Nearshore Americas

Have a Devil of a Time at Iguazú Falls

La Garganta del Diablo, or The Devil’s Throat, might sound like a horror movie, but even though its mighty roar might scare some, it is one of the most beautiful and impressive parts of the Iguazú Falls. At 269 feet high, 490 feet wide and 2,300 feet long, the Devil’s Throat is imposing and awe inspiring, but it is only a fraction of the entirety that make up the estimated 275 falls, also known as Cataratas del Iguazú, Chororo Yguasu, Iguassu Falls or Iguaçu Falls, which are actually split 80/20 percent between the UNESCO World Heritage Sites Iguazú National Park in Argentina and the Iguaçu National Park in Brazil.

Enduring Legend

Iguazú, stemming from the Guarani words “y” for “water” and “ûasú” for “big,” was born from a legend of the Caingangues Indians who populated the Iguassu River region. One version recounts the story of the god Mboi, manifested in the form of a serpent, who desired Naipí, the beautiful daughter of the tribal chief. To placate Mboi, the chief pledged Naipí to him. On the ceremonial day, a young warrior called Tarobá stole Naipí away in a canoe, thus enraging Mboi.

The god, in turn, twisted his giant serpentine body deep into the earth and created a monstrous fissure, causing the river to crack apart and the waterfalls to burst forth. The doomed lovers Naipí and Tarobá plunged over the falls and the young girl became a rock destined to suffer constant pummeling from the punishing torrent of water above, and her beau was transformed into a palm tree on the river bank. Mboi, it is said, dwells within a cave to watch the lovers, the three of them locked in an eternal triangle.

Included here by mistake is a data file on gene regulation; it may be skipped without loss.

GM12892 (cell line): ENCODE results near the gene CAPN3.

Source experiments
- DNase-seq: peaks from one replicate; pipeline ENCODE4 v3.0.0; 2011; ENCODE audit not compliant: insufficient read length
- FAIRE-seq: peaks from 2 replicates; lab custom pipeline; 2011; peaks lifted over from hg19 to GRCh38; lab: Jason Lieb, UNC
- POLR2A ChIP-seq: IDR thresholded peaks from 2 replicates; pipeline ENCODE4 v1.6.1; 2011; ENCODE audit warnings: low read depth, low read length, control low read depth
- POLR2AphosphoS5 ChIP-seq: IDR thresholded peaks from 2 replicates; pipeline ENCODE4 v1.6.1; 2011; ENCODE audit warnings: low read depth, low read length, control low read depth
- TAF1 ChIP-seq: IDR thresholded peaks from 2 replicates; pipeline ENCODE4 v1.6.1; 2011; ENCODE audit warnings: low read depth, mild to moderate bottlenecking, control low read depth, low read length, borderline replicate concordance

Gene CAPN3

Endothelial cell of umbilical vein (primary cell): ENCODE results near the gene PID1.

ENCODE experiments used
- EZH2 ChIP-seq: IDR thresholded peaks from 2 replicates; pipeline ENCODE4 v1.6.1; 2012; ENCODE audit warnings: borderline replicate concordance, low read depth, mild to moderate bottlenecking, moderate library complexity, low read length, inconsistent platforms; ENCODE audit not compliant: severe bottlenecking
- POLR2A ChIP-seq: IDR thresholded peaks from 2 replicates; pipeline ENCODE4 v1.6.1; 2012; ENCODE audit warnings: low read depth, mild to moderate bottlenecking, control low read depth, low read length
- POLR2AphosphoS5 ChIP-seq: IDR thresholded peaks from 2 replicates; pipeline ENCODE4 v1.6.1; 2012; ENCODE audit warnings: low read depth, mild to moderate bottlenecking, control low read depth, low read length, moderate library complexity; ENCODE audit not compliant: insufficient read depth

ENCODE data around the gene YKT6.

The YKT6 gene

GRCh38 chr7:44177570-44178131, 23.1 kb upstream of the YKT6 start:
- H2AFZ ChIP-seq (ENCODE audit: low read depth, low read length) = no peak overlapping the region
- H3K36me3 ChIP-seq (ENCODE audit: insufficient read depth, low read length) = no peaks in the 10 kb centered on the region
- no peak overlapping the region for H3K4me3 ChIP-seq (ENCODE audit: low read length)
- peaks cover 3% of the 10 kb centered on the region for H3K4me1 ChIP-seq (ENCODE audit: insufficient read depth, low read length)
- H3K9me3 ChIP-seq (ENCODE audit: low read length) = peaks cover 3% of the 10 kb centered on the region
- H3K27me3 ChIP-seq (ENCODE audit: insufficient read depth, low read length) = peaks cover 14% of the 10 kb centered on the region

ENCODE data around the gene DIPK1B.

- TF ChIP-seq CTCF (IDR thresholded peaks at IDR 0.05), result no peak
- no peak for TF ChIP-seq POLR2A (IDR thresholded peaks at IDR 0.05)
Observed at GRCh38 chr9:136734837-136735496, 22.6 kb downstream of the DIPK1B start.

In addition to the falls, the subtropical rainforest that surrounds them is rich in biodiversity and home to an array of impressive flora and fauna including over 2,000 species of vascular plants, giant anteaters, ocelots, caymans, tapirs and howler monkeys.

First “discovered” by the Spanish conquistador Álvar Núñez Cabeza de Vaca in 1541, Iguazú Falls was designated on November 11, 2011 as one of the New Seven Wonders of Nature.

Following are our tips on how to best experience the falls:

Getting There – For those who prefer to fly, there are two airports within five miles of the falls: Brazil’s Foz do Iguaçu Airport (IGU) and Argentina’s Cataratas del Iguazú (IGR).

If traveling by bus or car, the falls can be accessed through one of the tri-border cities:  Foz do Iguaçu, Brazil; Puerto Iguazú, Argentina; and Ciudad del Este, Paraguay.

Crossing between Argentina and Brazil is generally easy. However, US passport holders must obtain a visa to visit the Brazilian side before arriving at the falls. It is best to obtain this before leaving the US. Visitors with a European Union passport do not usually need a visa to enter Brazil for tourism, however, it is highly recommended to check before leaving Europe.

Although US citizens do not need a visa to enter Argentina for up to 90 days for business or tourism, they are required to pay a reciprocity fee of $160.00 USD by credit card online at the Provincia Pagos website. After payment is made, the traveler must print and present the receipt to the Argentine immigration officer upon entry into the country. This fee is valid for ten years and multiple entries are permitted. NOTE: This fee is waived for cruise ship passengers.